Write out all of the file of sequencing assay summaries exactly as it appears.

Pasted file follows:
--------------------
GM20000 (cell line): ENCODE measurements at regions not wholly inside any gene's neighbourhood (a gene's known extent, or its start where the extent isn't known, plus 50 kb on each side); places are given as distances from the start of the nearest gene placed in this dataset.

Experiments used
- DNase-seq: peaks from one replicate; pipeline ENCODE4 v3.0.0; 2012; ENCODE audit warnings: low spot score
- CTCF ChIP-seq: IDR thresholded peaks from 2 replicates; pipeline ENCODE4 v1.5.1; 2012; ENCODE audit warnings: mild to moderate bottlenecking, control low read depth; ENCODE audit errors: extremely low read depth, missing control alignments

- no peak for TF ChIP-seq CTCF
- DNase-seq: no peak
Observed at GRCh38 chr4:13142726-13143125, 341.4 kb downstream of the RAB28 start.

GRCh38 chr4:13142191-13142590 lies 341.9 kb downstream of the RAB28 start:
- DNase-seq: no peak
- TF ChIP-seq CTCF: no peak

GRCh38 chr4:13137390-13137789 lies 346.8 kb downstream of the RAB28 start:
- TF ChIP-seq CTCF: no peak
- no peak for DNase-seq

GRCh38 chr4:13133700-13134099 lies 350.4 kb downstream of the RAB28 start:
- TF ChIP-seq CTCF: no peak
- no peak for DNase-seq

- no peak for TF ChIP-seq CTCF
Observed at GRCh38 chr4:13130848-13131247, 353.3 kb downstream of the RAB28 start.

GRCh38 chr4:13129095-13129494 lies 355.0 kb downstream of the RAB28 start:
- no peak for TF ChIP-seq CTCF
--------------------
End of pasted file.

GM20000 (cell line): ENCODE measurements at regions not wholly inside any gene's neighbourhood (a gene's known extent, or its start where the extent isn't known, plus 50 kb on each side); places are given as distances from the start of the nearest gene placed in this dataset.

Experiments used
- DNase-seq: peaks from one replicate; pipeline ENCODE4 v3.0.0; 2012; ENCODE audit warnings: low spot score
- CTCF ChIP-seq: IDR thresholded peaks from 2 replicates; pipeline ENCODE4 v1.5.1; 2012; ENCODE audit warnings: mild to moderate bottlenecking, control low read depth; ENCODE audit errors: extremely low read depth, missing control alignments

- no peak for TF ChIP-seq CTCF
- DNase-seq: no peak
Observed at GRCh38 chr4:13142726-13143125, 341.4 kb downstream of the RAB28 start.

GRCh38 chr4:13142191-13142590 lies 341.9 kb downstream of the RAB28 start:
- DNase-seq: no peak
- TF ChIP-seq CTCF: no peak

GRCh38 chr4:13137390-13137789 lies 346.8 kb downstream of the RAB28 start:
- TF ChIP-seq CTCF: no peak
- no peak for DNase-seq

GRCh38 chr4:13133700-13134099 lies 350.4 kb downstream of the RAB28 start:
- TF ChIP-seq CTCF: no peak
- no peak for DNase-seq

- no peak for TF ChIP-seq CTCF
Observed at GRCh38 chr4:13130848-13131247, 353.3 kb downstream of the RAB28 start.

GRCh38 chr4:13129095-13129494 lies 355.0 kb downstream of the RAB28 start:
- no peak for TF ChIP-seq CTCF